Design for Cross-Device Viewing
If you’re designing marketing materials of any sort for viewing on the web, you must design for cross-device viewing. Responsive web design makes it easy for designers to automatically adjust the design for viewing on a desktop, smartphone, smart TV, or tablet, but with that, comes a new set of considerations for your typography.
Responsive typography only changes at set breakpoints, but fluid typographic will resize accordingly to match the width of any device. Smashing Magazine provides an excellent tutorial for getting started with fluid typography. It’s as simple as setting the font size in HTML to a viewport unit.
Selecting a Font Delivery Service
A font delivery service, such as Google Fonts, Fonts.com, or Typekit, will ensure your brand fonts are used consistently across the web. These services are subscription-based, but will give you access to hundreds, if not thousands of fonts to choose from for all your branding and marketing projects. Not all fonts will display the same across the web, so when you’re designing for online projects, choose a font you know will work well across the most common browsers.
Compare Fonts Side by Side
If you’re struggling to find the font you think will work best for any project, create a card that compares all the options side by side. Seeing what they look like both on the screen and in print will help you determine what looks best for your band.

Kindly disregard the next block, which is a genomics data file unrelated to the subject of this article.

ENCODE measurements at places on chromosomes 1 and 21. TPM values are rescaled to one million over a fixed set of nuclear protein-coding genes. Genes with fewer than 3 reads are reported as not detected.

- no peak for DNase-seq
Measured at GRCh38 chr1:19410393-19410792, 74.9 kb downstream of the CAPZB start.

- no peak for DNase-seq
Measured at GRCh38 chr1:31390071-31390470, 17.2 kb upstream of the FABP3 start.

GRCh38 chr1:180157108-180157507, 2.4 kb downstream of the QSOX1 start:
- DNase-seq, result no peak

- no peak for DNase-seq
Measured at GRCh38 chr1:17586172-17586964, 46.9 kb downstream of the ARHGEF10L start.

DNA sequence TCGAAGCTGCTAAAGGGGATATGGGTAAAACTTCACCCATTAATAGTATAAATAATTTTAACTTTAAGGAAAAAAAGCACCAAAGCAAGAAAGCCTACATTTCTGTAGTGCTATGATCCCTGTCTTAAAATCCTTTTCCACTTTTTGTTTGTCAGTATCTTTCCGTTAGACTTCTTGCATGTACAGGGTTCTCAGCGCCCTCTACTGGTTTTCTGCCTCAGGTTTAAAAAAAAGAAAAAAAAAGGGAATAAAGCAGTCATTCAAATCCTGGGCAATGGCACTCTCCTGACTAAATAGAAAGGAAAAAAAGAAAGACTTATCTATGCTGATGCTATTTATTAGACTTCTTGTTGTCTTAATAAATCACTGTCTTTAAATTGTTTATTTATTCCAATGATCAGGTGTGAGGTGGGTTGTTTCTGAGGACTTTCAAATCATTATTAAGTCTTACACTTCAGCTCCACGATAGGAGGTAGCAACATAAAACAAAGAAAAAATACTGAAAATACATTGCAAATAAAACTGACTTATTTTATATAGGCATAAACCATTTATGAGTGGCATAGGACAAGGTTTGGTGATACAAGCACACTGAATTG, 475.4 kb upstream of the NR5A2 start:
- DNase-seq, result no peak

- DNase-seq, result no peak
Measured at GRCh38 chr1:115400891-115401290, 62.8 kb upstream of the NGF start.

Work through your font selection process in black and white, rather than letting how color influences the appearance of the font influence your feelings. Color adjusts the psychology of what the viewer sees, so choose the colors after the fonts have been selected.
This infographic, found at Crazy Egg, does a great job of showing the psychology behind font choices. Use it as a starting point to help you choose the best font families for your project.
When choosing your font – think about the message you want to communicate. If you’re working on something for a formal event like a wedding, then using script fonts is a common choice. If you’re working on something you want to be easily read online, go for something clean and modern.
What’s your favorite font and why? Tell me in the comments below.